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Ticketmaster Class Action Settlement is Leaving Many Unsatisfied

If you've purchased tickets to any major concert online over the past decade, chances are very good that you had go through Ticketmaster, the much-maligned ticket broker for live events all over the nation, including right here in Connecticut.

Ticketmaster has faced its fare share of legal problems over the years, including a joint lawsuit filed back in 2003 by two music fans who claimed its fees were both misleading and excessive. In fact, this lawsuit was eventually granted class-action status and carried on all the way until 2011.

It was then that attorneys from both sides reached a preliminary settlement, the terms of which ultimately called for Ticketmaster to rewrite the language on its website in order to reflect greater transparency regarding fees and, more significantly, to pay out $42 million over four years (with no less than $10.5 million being paid out every year).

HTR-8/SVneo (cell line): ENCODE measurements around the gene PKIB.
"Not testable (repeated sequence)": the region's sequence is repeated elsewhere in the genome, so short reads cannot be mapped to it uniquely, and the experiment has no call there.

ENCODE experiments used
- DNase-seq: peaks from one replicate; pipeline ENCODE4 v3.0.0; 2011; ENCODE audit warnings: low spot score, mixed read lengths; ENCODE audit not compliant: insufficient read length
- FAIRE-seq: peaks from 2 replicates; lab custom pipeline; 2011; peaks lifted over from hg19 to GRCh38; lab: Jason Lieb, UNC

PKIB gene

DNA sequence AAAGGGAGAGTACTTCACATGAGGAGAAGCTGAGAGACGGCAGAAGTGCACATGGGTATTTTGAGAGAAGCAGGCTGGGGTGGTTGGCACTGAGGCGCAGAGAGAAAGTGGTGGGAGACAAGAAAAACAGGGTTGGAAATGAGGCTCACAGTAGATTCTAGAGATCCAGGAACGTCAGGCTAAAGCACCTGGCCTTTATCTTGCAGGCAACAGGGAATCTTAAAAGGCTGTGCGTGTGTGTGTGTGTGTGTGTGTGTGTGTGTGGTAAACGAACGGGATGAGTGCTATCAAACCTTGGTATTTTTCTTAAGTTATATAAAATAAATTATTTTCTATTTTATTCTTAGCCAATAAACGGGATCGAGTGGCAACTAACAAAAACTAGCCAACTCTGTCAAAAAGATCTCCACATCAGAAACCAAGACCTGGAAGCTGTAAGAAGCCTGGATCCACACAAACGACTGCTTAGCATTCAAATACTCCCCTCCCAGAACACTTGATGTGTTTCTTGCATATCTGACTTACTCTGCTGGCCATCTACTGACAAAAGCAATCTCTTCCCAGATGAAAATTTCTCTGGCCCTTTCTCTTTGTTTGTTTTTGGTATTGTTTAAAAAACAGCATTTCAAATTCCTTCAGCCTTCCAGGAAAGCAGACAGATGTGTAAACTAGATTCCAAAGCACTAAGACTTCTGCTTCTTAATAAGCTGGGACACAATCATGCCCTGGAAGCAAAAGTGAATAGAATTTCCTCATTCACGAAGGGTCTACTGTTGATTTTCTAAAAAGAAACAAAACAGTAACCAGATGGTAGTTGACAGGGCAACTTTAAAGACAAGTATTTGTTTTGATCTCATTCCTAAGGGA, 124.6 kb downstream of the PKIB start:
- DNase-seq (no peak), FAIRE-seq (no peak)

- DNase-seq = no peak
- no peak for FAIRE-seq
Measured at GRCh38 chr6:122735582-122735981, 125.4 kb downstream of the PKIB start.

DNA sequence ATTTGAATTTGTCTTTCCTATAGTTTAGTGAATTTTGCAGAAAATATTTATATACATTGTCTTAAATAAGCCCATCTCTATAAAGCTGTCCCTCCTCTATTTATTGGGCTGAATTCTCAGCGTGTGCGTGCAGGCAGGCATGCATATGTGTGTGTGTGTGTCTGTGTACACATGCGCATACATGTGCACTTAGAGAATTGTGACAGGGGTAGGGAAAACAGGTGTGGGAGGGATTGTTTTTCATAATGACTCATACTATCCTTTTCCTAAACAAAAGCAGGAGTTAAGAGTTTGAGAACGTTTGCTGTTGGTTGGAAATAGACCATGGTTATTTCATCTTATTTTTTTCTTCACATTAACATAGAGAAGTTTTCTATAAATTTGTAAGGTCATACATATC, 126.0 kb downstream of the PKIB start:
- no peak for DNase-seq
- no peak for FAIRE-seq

Interestingly enough, Ticketmaster released $5 million worth of free vouchers earlier this week as part of the class action settlement. Specifically, eligible class members -- anyone who purchased tickets online between October 21, 1999 and February 27, 2103 -- received anywhere from one to 17 vouchers accessible via their Ticketmaster account.

In general, there are three different vouchers available via the settlement, including a $2.25 discount on any ticket, a $5 discount applicable toward any UPS delivery cost, and two free general admission tickets to shows held at venues owned or operated by Ticketmaster-owned Live Nation Entertainment.

While it would seem like this $5 million release would be welcomed with unanimous fanfare, it's been met with something more akin to universal scorn.

That's because many people soon discovered that the vouchers for free tickets were gone almost instantly while those lucky enough to get them were provided with very limited options for shows.

For its part, Ticketmaster has indicated that another $10 million in free ticket vouchers for concerts will be released through next May. Experts indicate, however, that the amount released beyond that is anything but clear, depending largely on how many people use the aforementioned $2.25 and $5 discounts, which are applied toward the $42 million settlement total.

It will be fascinating to see how the settlement continues to unfold and what steps, if any, Ticketmaster is prepared to take to further satisfy aggrieved class members. 

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